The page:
Every once in a while I like to write about what local racers are doing at other venues.
For instance, stock car pilots Brian Colodny and Tom Waters, fixtures at the local circle track for many years, have discovered the joys of road racing. The pair was introduced to road racing last November at Sears Point and I was there to watch them. Since then, both have become hooked and recently raced their Chevrolet Monte Carlo stockers at Willow Springs Raceway in southern California in the American Stockcar ChalSlenge division of the National Auto Sport Association.
Waters beat Colodny in the Saturday race, finishing fourth to Brian's fifth. Brian beat Tom on Sunday and the pair finished sixth and seventh, respectively.
"It's the fastest I've ever gone in a racecar," said Waters. "I was topping 135 miles an hour on the straight."
Waters turned the fastest race lap of the weekend, a 1:33.699 on the 2.5 mile circuit for an average speed of just a touch over 96 miles per hour. The part about road racing that both drivers particularly like, though, is that both brought their cars home with no body damage.
"We were unloading the car and somebody asked if we'd raced it," Colodny said with a laugh.
Last weekend the pair went out to Reno-Fernley Raceway to try out the newly-paved 1.2 mile road course at the facility. Both reported that the track is technical, but lots of fun. Two other sections are planned for the course, which will be a little more than three miles in length when completed.
NASA will run races at Reno-Fernley in July and August and both Tom and Brian plan to be there. They've also put up a website for their race team -- www.renotahoegamblers.com. They plan to use the team to help stimulate both business and tourism in northern Nevada. And Tom's employer, Michael Hohl Motor Company, has stepped up as a sponsor of NASA's ASC division.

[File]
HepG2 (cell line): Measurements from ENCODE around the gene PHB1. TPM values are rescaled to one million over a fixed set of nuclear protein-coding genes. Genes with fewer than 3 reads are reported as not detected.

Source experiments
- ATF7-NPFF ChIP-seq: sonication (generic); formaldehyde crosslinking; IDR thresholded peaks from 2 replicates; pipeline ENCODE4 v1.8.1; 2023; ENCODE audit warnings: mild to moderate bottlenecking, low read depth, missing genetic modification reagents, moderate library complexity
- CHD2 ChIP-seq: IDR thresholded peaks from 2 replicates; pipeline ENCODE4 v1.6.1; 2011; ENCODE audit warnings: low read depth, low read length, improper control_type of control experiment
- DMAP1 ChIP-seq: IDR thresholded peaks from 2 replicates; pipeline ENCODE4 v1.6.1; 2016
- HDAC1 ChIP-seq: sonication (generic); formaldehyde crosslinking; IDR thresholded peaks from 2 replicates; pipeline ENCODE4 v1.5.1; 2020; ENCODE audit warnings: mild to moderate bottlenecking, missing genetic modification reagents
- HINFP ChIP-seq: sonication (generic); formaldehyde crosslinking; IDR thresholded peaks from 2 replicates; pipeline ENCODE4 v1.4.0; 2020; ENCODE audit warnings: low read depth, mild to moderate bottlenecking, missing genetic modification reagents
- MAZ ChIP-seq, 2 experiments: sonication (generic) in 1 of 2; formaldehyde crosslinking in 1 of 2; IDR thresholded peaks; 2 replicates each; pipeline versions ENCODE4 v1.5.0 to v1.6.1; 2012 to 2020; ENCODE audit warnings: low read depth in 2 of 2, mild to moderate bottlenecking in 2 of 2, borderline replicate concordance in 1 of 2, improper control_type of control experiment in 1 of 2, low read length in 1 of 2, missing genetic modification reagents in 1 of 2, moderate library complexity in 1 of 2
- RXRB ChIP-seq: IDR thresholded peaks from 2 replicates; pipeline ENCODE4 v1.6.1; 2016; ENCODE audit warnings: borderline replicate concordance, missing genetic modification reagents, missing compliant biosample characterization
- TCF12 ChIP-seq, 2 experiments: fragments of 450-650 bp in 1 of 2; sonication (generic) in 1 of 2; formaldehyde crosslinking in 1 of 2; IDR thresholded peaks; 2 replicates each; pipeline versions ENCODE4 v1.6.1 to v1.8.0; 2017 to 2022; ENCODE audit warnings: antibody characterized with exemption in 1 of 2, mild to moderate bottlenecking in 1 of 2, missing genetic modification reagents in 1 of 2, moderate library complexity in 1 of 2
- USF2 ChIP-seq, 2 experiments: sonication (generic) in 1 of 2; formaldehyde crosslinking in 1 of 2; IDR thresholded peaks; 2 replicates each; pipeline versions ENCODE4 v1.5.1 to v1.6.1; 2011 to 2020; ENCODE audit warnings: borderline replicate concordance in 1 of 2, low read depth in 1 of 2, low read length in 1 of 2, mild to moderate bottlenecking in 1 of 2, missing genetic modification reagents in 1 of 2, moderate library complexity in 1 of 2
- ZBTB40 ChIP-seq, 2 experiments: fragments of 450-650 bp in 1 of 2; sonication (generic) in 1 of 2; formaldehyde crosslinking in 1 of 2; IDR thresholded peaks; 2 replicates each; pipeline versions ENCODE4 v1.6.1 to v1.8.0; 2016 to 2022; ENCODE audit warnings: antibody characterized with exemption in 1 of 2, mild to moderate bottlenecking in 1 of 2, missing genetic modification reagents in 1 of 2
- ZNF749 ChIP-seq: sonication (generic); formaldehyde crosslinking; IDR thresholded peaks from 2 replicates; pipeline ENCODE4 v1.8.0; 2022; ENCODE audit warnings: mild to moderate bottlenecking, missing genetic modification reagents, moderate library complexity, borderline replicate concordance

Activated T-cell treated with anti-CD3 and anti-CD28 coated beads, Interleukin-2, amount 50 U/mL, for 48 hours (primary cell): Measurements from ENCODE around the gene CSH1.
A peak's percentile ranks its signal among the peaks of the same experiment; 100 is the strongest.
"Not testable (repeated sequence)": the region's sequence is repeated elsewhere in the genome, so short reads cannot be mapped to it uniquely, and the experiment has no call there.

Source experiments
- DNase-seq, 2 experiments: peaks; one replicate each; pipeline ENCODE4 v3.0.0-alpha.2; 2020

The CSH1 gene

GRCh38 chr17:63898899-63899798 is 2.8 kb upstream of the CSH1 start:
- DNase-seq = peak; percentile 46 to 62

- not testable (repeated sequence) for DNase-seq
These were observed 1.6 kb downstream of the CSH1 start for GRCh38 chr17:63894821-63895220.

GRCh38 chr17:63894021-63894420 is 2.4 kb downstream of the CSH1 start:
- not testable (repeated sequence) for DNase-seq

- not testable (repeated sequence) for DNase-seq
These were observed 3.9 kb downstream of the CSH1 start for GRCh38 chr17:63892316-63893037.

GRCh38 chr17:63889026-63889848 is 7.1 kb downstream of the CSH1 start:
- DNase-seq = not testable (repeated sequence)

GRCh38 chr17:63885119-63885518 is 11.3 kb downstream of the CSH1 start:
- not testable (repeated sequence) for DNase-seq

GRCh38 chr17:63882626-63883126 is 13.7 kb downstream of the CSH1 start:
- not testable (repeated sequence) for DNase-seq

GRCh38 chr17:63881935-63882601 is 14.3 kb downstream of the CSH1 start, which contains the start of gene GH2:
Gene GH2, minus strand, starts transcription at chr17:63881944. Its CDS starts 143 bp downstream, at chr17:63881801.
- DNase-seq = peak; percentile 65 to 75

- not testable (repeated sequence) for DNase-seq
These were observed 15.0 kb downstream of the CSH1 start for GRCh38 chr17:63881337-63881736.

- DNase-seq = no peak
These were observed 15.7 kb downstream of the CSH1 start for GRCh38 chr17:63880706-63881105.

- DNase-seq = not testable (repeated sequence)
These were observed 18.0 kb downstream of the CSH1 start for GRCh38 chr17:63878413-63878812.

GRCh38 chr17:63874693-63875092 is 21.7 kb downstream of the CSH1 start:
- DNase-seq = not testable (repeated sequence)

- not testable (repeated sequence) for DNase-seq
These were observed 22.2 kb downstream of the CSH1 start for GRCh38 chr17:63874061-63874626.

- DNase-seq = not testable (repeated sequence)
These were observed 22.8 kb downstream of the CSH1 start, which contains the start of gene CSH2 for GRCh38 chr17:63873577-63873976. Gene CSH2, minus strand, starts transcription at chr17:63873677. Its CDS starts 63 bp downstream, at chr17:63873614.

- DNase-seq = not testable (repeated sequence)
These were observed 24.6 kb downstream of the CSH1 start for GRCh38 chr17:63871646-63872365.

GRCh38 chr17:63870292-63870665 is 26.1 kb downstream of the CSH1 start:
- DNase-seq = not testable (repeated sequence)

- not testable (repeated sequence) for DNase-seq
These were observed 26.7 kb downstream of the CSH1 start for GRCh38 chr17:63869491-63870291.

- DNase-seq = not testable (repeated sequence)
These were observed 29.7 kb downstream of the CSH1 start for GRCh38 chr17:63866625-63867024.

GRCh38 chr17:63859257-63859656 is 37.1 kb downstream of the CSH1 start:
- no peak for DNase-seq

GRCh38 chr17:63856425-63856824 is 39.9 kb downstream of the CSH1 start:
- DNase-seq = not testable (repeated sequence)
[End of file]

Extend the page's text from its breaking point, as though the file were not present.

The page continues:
And Brian isn't the only member of the Colodny family that's into racing. Sons Dallas and Hunter are both accomplished Outlaw Kart pilots. The boys have been racing in California with considerable success against large fields. Dallas has moved up to the quick 125cc class this season, and Hunter races both Box Stock and Pro Stock. He made his debut in the Pro Stock kart after the engine was freshly installed at the track, and promptly set fast qualifying time!
A.J. Foyt's IRL driver Airton Dare will probably be out for the rest of the season after crashing heavily in practice at Texas Motor Speedway. The crash fractured Dare's right leg and right arm, as well as causing additional hand and foot injuries. The arm and leg have been set and Dare will be transferred to an Indianapolis hospital Sunday for more surgery on the broken bones in his hand and foot. The accident was apparently caused by a suspension piece breaking in the fourth turn. Jacques Lazier will replace Dare at Texas and for the foreseeable future.
Bill Elliot's foot injury didn't prevent him from qualifying eighth for today's Winston Cup 500 miler at Pocono. However, qualifying is not a 500-mile race, and Awesome Bill may need some relief in the race.
As NASCAR Winston Cup driver Jerry Nadeau continues his recovery, it was announced that his replacement driver Mike Wallace would in turn be replaced by road racing expert Boris Said for the upcoming race at Sears Point.
Finally, a sad farewell to legendary race engineer Carroll Smith, who passed away on May 16 of pancreatic cancer. Smith began his career as a driver, and then hooked up with fellow Texan Carroll Shelby when he gave up his driving career to become an engineer. The pair took the Ford GT40 program to victory at the 1966 24 Hours of LeMans. Smith had many other racing successes including Cal Wells' championship-winning off-road team.
He also worked as a racing consultant with Ferrari and Callaway. But Smith is perhaps best known for his "To Win" books. Tune to Win, Prepare to Win, Engineer to Win, and other books are standard reference material for race engineers in all forms of motorsport. Godspeed, Carroll.
Roger Diez is the Nevada Appeal Motorsports Columnist.